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Councillor loses complaint over weekly’s report of meeting

IPSO_logo_newA parish councillor involved in a confrontation with a member of the public at a council meeting has lost his complaint over a weekly newspaper’s reporting of the incident.

Richard Michette complained to the Independent Press Standards Organisation that the Suffolk Free Press breached Clause 1 (Accuracy) of the Editors’ Code of Practice in an article headlined ‘Parish councillor given verbal warning by police’, published on 22 October 2015.

The article stated that both parties had claimed to have been assaulted during the dispute and both had been given verbal warnings by police, but Mr Michette said the Free Press had created a significantly misleading impression of the incident at the parish meeting and had made no attempt to contact him for his version of events before publication.

The complainant raised his concerns about the article directly with the newspaper, and he said he was initially informed that the police had supplied the story. However, the police denied this when he contacted them.

When he informed the newspaper of this position, it said that the story had, in fact, come from two “unnamed sources”. As a resolution the Free Press agreed to publish a letter from the complainant and removed the article from its website, but Mr Michette further requested the publication of an article and an apology.

The Free Press told IPSO it had accurately reported information provided by a number of sources and was told about the incident by an individual who had attended the meeting. It noted that a report by another newspaper had corroborated the account and it sought confirmation of the details from the police.

The Free Press provided the notes taken by the reporter during his conversation with the police, which said: “Two common assaults no injuries recorded for each party. Parish council member and member of the public. Verbal warning to both. No further police action.”

The newspaper considered that it had been necessary to name the complainant in order to distinguish him from other parish councillors at the meeting; a confidential source had confirmed that he had been the councillor involved.

The article had not stated that the complainant had assaulted the other party, rather it had reported that both parties had made an allegation of assault and had “accepted police advice”. It believed that the publication of the complainant’s letter was a fair response to the complaint.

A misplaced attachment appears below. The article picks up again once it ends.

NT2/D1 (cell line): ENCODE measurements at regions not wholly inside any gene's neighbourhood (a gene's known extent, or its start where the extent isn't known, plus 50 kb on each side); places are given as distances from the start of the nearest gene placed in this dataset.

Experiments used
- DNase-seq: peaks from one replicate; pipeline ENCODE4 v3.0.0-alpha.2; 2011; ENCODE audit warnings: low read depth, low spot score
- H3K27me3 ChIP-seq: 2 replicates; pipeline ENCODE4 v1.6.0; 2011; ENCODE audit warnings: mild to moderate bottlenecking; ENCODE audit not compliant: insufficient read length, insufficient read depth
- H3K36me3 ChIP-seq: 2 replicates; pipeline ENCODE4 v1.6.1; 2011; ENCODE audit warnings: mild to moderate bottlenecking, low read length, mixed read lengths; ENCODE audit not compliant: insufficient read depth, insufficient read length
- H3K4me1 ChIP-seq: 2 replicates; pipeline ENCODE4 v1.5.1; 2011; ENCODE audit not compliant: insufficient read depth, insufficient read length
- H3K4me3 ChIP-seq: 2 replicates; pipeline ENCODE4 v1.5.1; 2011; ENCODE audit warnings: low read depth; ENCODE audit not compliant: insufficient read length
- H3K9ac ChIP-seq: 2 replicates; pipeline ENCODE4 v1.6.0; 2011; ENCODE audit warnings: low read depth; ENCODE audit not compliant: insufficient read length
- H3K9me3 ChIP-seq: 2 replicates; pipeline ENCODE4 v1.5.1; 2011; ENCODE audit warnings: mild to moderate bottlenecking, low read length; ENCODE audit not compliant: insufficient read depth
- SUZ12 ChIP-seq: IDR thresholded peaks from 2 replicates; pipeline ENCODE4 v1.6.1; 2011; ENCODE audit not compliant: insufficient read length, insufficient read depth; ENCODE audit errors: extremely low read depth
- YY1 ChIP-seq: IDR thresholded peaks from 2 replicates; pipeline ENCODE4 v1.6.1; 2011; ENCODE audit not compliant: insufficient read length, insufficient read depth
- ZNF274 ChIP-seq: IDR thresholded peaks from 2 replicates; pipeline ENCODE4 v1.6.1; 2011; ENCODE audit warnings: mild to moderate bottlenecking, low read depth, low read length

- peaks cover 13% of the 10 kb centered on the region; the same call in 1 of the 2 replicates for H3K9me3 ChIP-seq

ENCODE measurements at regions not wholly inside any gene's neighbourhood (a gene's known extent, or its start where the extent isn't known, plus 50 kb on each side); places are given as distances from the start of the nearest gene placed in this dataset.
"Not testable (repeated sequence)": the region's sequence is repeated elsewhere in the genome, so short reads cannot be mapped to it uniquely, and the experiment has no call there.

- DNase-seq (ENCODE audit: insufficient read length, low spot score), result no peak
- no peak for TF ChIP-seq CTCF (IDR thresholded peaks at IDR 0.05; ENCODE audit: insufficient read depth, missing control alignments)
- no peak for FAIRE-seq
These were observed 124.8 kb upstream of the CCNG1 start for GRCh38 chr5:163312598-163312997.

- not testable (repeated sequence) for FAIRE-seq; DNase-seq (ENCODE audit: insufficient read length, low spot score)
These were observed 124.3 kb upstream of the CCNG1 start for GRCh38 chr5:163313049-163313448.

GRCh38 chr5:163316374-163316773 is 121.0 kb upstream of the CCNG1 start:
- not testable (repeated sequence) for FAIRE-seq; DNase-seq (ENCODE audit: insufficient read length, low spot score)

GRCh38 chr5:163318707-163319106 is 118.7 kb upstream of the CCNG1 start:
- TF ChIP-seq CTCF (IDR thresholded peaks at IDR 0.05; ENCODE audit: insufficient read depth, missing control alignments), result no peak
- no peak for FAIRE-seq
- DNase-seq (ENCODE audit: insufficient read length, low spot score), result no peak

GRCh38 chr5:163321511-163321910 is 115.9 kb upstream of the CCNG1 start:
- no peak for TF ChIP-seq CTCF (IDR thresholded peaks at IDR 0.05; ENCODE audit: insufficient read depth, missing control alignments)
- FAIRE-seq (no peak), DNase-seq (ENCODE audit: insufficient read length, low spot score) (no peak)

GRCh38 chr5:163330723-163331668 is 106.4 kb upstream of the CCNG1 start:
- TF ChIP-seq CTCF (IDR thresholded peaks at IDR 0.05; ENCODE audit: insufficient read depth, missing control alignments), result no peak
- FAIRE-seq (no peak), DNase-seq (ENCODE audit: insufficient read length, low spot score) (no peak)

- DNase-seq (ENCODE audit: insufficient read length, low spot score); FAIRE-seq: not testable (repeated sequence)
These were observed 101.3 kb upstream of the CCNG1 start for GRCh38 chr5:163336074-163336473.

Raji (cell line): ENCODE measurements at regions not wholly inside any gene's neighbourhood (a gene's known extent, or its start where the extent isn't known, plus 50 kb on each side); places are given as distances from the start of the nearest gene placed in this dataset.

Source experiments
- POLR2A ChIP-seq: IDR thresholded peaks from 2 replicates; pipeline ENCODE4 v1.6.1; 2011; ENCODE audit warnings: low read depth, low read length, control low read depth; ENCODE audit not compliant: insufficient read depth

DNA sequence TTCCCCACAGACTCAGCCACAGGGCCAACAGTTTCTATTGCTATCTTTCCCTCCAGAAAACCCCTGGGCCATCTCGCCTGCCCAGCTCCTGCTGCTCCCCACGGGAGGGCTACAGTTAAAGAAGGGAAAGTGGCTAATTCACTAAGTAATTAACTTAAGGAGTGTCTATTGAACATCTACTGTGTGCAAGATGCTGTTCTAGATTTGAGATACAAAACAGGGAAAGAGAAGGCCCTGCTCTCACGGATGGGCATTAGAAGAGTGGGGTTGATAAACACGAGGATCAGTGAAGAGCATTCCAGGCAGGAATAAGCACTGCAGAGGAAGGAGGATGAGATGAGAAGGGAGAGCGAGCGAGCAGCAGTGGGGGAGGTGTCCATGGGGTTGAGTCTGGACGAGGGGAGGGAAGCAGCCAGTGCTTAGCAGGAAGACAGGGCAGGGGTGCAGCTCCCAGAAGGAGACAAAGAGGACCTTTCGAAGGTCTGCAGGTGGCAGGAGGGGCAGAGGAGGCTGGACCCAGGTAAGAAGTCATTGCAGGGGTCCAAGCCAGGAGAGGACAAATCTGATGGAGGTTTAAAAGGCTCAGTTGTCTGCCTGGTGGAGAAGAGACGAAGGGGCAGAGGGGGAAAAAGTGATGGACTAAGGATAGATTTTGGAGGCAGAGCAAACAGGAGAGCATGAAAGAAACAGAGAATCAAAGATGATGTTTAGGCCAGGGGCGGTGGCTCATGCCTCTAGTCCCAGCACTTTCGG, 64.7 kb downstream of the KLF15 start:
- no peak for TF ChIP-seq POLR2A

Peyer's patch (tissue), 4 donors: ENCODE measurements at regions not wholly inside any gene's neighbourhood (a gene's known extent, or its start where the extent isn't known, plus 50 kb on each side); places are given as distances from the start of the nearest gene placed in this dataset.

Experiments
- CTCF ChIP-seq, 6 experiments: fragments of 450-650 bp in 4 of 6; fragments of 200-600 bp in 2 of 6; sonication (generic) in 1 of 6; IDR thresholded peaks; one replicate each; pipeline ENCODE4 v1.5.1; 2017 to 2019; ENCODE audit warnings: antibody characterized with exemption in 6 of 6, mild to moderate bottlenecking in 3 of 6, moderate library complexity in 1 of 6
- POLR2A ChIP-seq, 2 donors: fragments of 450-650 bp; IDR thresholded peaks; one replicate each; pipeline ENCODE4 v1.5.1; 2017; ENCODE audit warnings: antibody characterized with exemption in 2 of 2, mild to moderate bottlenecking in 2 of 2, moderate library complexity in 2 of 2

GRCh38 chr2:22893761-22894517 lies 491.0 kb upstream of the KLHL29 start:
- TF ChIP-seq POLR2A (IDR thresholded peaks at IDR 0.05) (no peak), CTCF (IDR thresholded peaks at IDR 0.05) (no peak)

The complaint was not upheld, and the full adjudication can be read here.

Other recent IPSO cases involving regional newspapers include:

Sarao v Hamilton Advertiser

Marco Sarao complained under Clause 1 (Accuracy) over a warrant for him to appear in court which appeared in the Hamilton Advertiser.

The Advertiser reported that the Sheriff granted a Crown motion for a warrant to arrest the complainant after he”“failed to appear” in court on charges of threatening behaviour, and that Hamilton Sheriff Court was told that !a court citation for the complainant had not been effected”.

Mr Sarao denied that a warrant had been issued for his arrest because he had failed to appear, and provided evidence that the warrant was in fact issued to secure his attendance at court

The Advertiser denied that the article had reported that a failure to appear warrant had been issued for the complainant; rather, it said that it reported that a warrant was issued when he did not appear at court, in other words, after he failed to appear.

Although its reporter had not been present at court during the hearing, the article was based on the court clerk’s minute of proceedings, a copy of which was provided to IPSO.

IPSO acknowledged that the wording of the article’s headline and first line had created an unnecessary ambiguity, but in the context of the article as a whole, it considered that neither reference was significantly misleading.

The complaint was not upheld, and the full adjudication can be read here.

Wyn v Cambrian News

Hefin Wyn complained the Cambrian News had breached Clause 1 (Accuracy), Clause 2 (Opportunity to reply) and Clause 10 (Clandestine devices and subterfuge) in an article which reported that a trustee of Cardigan Castle had resigned from his role because he had “suffered ‘months of online harassment’ from a local opposition group”.

It stated that a group called Cyfeillion Rhys ap Gruffudd, headed by the complainant, had been accused of “constantly attacking” aspects of the redevelopment of the castle.

Mr Wyn said that the newspaper had wrongly implied that he had been responsible for harassing the trustee and that he had been given insufficient time to respond to a request for a comment on the issue by the News.

In addition, the complainant said that the newspaper had inaccurately reported that his group had set up a petition calling for the reinstatement of Cardigan Castle’s director, who had previously been suspended.

The News said that the trustee had provided several messages from the complainant, which he had said had left him “feeling harassed”, and he had also confirmed that the complainant’s group had been among those who he felt were “attacking him” and had put his family “under pressure”.

The newspaper said it had called the complainant’s mobile phone three times, but the calls had not been answered and there was no answerphone, prior to sending him an email.

After receiving his response after deadline, the newspaper told the complainant that it would be happy to publish his response to the article the following week. It also accepted that the complainant’s group had not set up the petition, and offered to publish a clarification.

The complaint was not upheld, and the full adjudication can be read here.